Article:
The volatile situation on the ground is fuelled by Palestinian hopelessness
Analysts in general agree that the gulf between Washington and the rest of the world widened through events that took place in Jerusalem and on the Israeli-Gaza border on May 14 and 15. Symbolism paved the path that reflected complete disregard for international law and world opinion.
The shifting of the US Embassy to the Occupied City of Jerusalem on May 14 has been an illegal, unilateral act that not only contravened international law including the Fourth Geneva Convention, but was also contrary to all of UN Security Council, General Assembly, and Human Rights Council resolutions, which affirm the status of Al-Quds as an occupied territory under Israel, the occupying power, since 1967.
This unfortunate development was carefully orchestrated to coincide with the anniversary on May 15 of what Palestinians call the “Nakba” or Catastrophe, in memory of the more than 700,000 Palestinians who were either driven from, or had to flee their homes during the Arab-Israeli war that accompanied the creation of the State of Israel in 1948.
The UN Human Rights Council Chief Zeid Raad Al Hussein has in this regard observed that what happened on these two days was totally unacceptable. Israel’s actions, according to him, might, “constitute ‘wilful killings’ -- a grave breach of the Fourth Geneva Convention,” an international law designed to protect civilians under occupation.
Aviva Raz Shechter, Israel’s ambassador to the council, however, rejected the blame, saying Israel had done everything possible to avoid harming civilians.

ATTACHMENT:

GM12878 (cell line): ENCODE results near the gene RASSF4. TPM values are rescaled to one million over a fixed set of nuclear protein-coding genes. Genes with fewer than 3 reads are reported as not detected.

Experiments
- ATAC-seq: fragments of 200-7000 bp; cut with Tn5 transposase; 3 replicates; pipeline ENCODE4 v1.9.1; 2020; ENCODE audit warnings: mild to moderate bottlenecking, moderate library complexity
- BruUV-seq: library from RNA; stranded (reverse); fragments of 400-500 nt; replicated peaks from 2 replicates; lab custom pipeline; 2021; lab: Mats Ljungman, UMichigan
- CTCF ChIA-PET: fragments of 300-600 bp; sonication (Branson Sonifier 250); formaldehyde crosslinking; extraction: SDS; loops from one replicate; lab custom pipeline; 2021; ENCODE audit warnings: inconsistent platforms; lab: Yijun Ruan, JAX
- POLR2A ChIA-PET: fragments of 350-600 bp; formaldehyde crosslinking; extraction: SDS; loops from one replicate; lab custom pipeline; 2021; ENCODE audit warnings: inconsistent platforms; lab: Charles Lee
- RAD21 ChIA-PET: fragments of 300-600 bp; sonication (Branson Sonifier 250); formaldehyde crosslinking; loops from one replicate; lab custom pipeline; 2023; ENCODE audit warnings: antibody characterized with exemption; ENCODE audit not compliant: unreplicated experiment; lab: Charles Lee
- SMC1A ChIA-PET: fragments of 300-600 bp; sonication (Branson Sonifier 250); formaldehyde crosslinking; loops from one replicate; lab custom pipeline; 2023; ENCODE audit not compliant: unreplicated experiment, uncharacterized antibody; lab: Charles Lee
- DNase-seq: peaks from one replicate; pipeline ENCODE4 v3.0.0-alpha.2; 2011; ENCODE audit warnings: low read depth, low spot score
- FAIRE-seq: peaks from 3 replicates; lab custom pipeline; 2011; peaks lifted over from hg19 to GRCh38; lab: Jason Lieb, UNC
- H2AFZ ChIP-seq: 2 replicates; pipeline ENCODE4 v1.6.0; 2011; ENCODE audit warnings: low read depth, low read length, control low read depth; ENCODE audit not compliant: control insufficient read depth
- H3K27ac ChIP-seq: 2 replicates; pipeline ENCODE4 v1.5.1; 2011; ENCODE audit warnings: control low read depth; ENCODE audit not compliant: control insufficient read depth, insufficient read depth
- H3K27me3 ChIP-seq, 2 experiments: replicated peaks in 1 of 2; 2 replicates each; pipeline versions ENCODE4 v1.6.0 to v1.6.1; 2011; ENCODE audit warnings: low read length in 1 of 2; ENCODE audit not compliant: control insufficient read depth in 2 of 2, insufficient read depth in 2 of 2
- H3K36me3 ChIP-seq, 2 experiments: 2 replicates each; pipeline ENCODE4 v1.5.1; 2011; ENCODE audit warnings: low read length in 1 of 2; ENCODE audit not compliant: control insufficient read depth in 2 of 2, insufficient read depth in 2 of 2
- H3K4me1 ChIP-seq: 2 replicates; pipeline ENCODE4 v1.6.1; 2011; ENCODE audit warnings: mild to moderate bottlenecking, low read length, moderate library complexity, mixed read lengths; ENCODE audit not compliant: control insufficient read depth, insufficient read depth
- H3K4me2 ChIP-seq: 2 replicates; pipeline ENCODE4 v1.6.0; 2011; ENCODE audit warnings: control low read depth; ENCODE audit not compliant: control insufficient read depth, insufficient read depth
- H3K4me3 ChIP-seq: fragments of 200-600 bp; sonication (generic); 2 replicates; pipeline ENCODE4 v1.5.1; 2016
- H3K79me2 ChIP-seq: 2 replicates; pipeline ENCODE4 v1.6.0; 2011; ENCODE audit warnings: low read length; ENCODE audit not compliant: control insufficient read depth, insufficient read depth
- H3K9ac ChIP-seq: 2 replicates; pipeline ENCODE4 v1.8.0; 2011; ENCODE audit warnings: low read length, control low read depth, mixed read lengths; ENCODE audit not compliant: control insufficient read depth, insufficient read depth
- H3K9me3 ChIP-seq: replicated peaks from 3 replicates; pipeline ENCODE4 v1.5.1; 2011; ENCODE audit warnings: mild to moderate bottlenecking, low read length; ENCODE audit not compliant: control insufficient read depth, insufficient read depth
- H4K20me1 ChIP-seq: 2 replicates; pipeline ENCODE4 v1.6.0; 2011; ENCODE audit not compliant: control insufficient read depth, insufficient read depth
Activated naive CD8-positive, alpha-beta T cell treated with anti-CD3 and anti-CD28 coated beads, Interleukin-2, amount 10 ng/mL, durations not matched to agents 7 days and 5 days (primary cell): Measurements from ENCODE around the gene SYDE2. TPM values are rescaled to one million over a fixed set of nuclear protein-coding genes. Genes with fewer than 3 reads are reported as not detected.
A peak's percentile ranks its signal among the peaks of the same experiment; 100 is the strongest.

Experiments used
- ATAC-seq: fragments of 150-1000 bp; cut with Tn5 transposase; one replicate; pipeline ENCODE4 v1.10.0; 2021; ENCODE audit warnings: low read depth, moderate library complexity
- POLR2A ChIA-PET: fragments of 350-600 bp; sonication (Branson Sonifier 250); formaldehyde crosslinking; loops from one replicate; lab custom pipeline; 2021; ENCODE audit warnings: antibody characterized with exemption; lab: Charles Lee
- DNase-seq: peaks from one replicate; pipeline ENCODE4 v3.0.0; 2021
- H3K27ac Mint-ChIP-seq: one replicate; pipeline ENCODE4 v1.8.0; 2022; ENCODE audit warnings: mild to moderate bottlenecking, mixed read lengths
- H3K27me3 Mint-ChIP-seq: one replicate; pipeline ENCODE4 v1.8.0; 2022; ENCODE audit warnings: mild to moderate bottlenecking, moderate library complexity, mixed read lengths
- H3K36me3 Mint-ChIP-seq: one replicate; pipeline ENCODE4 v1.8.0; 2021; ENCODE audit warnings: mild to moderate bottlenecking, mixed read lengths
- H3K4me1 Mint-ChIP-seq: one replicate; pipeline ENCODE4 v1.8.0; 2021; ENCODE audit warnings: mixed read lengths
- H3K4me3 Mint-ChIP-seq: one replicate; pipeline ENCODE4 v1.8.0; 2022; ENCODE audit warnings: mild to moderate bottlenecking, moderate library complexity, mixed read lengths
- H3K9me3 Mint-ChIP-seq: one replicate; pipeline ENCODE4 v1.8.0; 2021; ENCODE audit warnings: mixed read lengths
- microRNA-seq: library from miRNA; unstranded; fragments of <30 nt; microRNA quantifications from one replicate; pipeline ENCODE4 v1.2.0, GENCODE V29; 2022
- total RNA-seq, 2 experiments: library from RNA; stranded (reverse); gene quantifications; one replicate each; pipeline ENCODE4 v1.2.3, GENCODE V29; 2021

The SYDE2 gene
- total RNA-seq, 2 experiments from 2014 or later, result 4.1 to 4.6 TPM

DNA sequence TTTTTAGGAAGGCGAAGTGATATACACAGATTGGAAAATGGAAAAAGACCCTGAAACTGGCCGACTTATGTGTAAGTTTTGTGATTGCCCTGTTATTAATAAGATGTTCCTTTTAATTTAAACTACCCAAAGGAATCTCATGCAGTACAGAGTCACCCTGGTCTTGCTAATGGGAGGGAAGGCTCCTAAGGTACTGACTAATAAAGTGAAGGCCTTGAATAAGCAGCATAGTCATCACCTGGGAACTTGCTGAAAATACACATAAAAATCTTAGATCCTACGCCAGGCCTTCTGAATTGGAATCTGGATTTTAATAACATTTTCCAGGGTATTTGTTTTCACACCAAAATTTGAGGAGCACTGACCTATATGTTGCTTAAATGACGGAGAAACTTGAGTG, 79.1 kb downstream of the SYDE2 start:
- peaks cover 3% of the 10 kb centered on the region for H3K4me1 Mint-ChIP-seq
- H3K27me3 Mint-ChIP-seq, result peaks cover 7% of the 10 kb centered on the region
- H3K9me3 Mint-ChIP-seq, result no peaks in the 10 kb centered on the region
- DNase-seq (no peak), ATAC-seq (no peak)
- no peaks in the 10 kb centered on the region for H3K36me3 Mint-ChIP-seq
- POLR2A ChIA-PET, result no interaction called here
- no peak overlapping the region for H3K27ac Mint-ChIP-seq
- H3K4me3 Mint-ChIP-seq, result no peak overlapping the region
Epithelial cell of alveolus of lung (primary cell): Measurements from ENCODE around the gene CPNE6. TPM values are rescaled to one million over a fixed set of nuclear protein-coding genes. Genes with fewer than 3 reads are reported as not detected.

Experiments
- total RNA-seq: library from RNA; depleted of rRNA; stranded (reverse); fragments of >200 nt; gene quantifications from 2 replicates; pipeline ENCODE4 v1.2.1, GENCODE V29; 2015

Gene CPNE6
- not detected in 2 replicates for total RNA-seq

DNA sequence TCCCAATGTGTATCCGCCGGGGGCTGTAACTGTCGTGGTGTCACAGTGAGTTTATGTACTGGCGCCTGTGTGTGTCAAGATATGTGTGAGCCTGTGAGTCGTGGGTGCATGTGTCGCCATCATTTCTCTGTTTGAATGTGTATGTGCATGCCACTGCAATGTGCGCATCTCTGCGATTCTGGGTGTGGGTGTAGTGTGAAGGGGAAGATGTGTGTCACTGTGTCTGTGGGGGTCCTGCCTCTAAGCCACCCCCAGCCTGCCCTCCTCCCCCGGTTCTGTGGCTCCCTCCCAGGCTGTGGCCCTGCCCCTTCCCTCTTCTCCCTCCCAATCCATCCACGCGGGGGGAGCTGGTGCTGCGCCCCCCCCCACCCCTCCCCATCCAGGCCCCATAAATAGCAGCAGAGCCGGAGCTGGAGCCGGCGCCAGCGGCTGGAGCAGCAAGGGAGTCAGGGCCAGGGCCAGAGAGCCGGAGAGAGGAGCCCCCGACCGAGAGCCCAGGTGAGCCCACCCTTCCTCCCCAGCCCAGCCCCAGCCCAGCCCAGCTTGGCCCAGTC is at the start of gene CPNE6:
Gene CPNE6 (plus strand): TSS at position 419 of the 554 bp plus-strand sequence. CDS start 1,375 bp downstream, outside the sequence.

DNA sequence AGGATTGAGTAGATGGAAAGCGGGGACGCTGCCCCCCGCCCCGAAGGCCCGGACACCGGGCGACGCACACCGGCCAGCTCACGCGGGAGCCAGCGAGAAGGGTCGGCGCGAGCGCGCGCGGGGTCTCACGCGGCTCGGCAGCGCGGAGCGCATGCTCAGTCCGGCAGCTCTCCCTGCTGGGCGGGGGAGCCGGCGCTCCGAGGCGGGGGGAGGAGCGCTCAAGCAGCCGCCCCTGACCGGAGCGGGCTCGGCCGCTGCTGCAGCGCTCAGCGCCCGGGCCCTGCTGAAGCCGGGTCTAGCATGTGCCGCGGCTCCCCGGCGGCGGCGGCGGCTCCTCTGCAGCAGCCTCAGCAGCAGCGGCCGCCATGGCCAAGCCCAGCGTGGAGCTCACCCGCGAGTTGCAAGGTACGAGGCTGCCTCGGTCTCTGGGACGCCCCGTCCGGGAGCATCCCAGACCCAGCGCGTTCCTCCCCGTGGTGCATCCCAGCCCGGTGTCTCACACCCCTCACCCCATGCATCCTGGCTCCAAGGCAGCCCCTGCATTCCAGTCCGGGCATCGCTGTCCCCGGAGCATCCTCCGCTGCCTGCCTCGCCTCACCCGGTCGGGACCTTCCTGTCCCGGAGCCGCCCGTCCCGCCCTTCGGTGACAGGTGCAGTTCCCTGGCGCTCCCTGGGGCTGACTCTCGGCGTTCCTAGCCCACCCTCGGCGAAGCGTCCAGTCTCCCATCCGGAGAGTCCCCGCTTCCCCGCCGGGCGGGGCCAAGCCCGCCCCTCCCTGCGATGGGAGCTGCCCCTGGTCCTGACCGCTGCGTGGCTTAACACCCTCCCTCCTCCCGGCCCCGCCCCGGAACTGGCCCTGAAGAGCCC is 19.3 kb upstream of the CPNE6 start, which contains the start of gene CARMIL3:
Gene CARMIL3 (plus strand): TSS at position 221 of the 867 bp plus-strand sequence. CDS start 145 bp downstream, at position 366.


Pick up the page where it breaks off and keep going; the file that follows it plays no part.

The few days leading up to the 15th resulted in the deaths of around 100 Palestinians and injuries to thousands of Palestinian civilians at the hands of Israeli forces. It also affirmed the worst fears about overwhelming negative consequences like inciting of hatred, discrimination, extremism, and violence on a large scale.
The OIC member states as well as many countries in Europe have in this regard also stressed the adverse implications of this move of the US Embassy to Jerusalem on the prospects for a two-state solution, which has been the cornerstone of a possible lasting solution in the Arab-Israel conflict.
Many are also asking why President Trump had to do what he did at this point of time when his administration is already preoccupied with the evolving situation in the Korean Peninsula, and also with regard to the after-effects of the US coming out of the Iran nuclear deal.
One feels that this open shift in policy on Jerusalem has resulted from overt and covert pressure from pro-Israel politicians in Washington.
Vice President Mike Pence and David Friedman, the US ambassador to Israel, are also thought to have pushed hard for the relocation of the embassy and the recognition of Jerusalem as the capital of Israel. This decision received the support of, and was popular with, many conservatives and also evangelical Christians who had voted for Trump and Pence.
Trump appears to have acted under a 1995 law that requires the US to move its embassy to Jerusalem. Trump used this as an excuse which has been overlooked by his predecessors -- Clinton, Bush, and Obama through the use of signed waivers. Trump did what he did and has explained that this is because unlike previous presidents, he has “courage.”